<font size="2" face="Verdana, Arial">Your teacher's correct to a point. The idea isn't to keep the air spinning when it hit's the intake or cylinders, but instead it's supposed to spin the incoming air so that when it picks up the fuel it helps atomization as it enters the intake plenum thereby creating a better burn or more complete combustion. This is 1930's technology and if we were still running carb's this thing might have some value, but for today's engines with fuel injection being squirted directly into the intake ports it's absolutely usless and can actually have a negative effect since it would impede air flow. Today's injection systems really produce an ultra fine fuel mist unlike carb's that squirted raw fuel into the airhorn and into the path of the incoming air.Originally posted by Scottlax:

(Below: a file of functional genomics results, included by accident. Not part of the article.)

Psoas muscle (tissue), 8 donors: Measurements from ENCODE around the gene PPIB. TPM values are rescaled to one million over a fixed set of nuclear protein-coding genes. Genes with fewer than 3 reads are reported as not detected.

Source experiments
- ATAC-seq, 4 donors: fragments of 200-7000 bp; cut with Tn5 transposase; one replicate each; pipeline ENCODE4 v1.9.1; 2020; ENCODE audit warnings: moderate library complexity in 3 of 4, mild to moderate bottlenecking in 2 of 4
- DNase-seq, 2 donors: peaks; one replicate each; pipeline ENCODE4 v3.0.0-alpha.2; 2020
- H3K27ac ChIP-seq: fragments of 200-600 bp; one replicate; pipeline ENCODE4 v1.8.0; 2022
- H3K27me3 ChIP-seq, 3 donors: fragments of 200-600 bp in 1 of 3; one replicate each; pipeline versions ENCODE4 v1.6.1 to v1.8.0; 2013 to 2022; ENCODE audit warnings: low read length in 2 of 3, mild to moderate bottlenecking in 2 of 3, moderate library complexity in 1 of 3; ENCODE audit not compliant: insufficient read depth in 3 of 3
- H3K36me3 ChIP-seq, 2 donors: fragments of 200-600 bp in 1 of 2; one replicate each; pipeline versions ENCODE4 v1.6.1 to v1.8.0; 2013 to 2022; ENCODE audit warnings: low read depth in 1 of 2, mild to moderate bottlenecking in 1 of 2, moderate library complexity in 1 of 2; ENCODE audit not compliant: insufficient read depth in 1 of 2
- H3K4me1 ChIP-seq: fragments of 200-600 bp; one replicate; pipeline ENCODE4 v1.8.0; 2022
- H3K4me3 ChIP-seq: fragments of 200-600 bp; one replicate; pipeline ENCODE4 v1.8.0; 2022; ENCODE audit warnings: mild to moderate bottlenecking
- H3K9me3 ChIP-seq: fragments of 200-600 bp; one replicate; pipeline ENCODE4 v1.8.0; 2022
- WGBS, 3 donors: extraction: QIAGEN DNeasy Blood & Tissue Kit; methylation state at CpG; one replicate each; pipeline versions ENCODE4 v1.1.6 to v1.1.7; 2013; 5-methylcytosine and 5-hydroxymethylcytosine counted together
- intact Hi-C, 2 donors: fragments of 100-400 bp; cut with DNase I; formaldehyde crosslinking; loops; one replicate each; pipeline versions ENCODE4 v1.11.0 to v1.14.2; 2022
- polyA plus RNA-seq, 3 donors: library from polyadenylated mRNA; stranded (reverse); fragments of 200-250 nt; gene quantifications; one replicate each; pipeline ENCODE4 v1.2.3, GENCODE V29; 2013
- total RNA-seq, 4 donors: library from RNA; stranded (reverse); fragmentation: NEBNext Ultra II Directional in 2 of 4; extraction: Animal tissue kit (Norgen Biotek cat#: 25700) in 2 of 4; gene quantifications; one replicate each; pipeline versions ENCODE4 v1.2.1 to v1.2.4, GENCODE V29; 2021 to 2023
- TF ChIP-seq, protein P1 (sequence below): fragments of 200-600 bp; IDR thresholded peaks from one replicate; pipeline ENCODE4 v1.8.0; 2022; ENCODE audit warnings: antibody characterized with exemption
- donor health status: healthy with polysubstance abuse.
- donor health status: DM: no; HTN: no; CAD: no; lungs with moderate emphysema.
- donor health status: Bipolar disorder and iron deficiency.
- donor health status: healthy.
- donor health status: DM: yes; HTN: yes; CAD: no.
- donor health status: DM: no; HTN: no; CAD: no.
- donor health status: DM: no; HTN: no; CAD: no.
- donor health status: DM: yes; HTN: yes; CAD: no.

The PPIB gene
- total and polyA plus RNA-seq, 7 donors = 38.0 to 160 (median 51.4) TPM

this point was brought up by my auto teacher. sure it can spin the air and allow more to flow in, but what happends when it goes into the intake manifold? just take one look at a manifold and there is no way the air could continue to "spin".